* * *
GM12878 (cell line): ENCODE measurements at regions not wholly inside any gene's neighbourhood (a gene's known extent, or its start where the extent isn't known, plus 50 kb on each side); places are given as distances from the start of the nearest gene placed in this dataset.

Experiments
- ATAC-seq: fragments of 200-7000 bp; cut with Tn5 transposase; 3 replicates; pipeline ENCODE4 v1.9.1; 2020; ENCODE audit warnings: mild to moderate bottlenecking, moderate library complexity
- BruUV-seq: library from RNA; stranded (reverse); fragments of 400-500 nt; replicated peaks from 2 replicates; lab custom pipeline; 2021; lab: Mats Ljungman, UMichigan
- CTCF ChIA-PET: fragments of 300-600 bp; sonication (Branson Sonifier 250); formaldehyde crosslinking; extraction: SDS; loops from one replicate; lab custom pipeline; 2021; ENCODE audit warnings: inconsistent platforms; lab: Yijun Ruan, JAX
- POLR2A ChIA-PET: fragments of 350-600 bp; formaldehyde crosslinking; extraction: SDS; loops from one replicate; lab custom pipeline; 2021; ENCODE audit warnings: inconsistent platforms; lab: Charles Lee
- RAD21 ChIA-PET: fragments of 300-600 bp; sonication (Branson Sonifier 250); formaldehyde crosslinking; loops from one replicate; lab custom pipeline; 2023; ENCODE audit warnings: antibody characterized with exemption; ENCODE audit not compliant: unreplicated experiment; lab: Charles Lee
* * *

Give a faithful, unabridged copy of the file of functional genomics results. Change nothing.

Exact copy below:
GM12878 (cell line): ENCODE measurements at regions not wholly inside any gene's neighbourhood (a gene's known extent, or its start where the extent isn't known, plus 50 kb on each side); places are given as distances from the start of the nearest gene placed in this dataset.

Experiments
- ATAC-seq: fragments of 200-7000 bp; cut with Tn5 transposase; 3 replicates; pipeline ENCODE4 v1.9.1; 2020; ENCODE audit warnings: mild to moderate bottlenecking, moderate library complexity
- BruUV-seq: library from RNA; stranded (reverse); fragments of 400-500 nt; replicated peaks from 2 replicates; lab custom pipeline; 2021; lab: Mats Ljungman, UMichigan
- CTCF ChIA-PET: fragments of 300-600 bp; sonication (Branson Sonifier 250); formaldehyde crosslinking; extraction: SDS; loops from one replicate; lab custom pipeline; 2021; ENCODE audit warnings: inconsistent platforms; lab: Yijun Ruan, JAX
- POLR2A ChIA-PET: fragments of 350-600 bp; formaldehyde crosslinking; extraction: SDS; loops from one replicate; lab custom pipeline; 2021; ENCODE audit warnings: inconsistent platforms; lab: Charles Lee
- RAD21 ChIA-PET: fragments of 300-600 bp; sonication (Branson Sonifier 250); formaldehyde crosslinking; loops from one replicate; lab custom pipeline; 2023; ENCODE audit warnings: antibody characterized with exemption; ENCODE audit not compliant: unreplicated experiment; lab: Charles Lee